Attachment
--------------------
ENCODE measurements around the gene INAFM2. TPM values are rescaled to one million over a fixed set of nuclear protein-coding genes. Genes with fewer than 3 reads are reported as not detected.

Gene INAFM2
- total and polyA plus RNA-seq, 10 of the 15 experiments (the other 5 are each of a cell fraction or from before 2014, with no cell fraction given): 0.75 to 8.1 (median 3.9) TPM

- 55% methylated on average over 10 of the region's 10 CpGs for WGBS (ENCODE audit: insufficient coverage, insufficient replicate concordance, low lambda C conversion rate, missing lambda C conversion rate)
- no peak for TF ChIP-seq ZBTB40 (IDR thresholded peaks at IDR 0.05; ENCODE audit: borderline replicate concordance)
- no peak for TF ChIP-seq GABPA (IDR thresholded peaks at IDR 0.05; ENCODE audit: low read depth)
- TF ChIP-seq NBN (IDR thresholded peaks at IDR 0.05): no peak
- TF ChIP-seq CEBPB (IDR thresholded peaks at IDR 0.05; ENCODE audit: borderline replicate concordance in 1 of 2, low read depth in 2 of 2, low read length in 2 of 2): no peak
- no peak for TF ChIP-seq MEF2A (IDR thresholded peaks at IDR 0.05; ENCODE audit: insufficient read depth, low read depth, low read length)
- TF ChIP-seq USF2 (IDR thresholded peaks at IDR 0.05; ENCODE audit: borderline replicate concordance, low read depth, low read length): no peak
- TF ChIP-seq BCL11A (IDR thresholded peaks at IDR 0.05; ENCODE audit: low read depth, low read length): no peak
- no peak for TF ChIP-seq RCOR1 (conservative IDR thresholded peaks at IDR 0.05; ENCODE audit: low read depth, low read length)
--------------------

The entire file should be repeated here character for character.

ENCODE measurements around the gene INAFM2. TPM values are rescaled to one million over a fixed set of nuclear protein-coding genes. Genes with fewer than 3 reads are reported as not detected.

Gene INAFM2
- total and polyA plus RNA-seq, 10 of the 15 experiments (the other 5 are each of a cell fraction or from before 2014, with no cell fraction given): 0.75 to 8.1 (median 3.9) TPM

- 55% methylated on average over 10 of the region's 10 CpGs for WGBS (ENCODE audit: insufficient coverage, insufficient replicate concordance, low lambda C conversion rate, missing lambda C conversion rate)
- no peak for TF ChIP-seq ZBTB40 (IDR thresholded peaks at IDR 0.05; ENCODE audit: borderline replicate concordance)
- no peak for TF ChIP-seq GABPA (IDR thresholded peaks at IDR 0.05; ENCODE audit: low read depth)
- TF ChIP-seq NBN (IDR thresholded peaks at IDR 0.05): no peak
- TF ChIP-seq CEBPB (IDR thresholded peaks at IDR 0.05; ENCODE audit: borderline replicate concordance in 1 of 2, low read depth in 2 of 2, low read length in 2 of 2): no peak
- no peak for TF ChIP-seq MEF2A (IDR thresholded peaks at IDR 0.05; ENCODE audit: insufficient read depth, low read depth, low read length)
- TF ChIP-seq USF2 (IDR thresholded peaks at IDR 0.05; ENCODE audit: borderline replicate concordance, low read depth, low read length): no peak
- TF ChIP-seq BCL11A (IDR thresholded peaks at IDR 0.05; ENCODE audit: low read depth, low read length): no peak
- no peak for TF ChIP-seq RCOR1 (conservative IDR thresholded peaks at IDR 0.05; ENCODE audit: low read depth, low read length)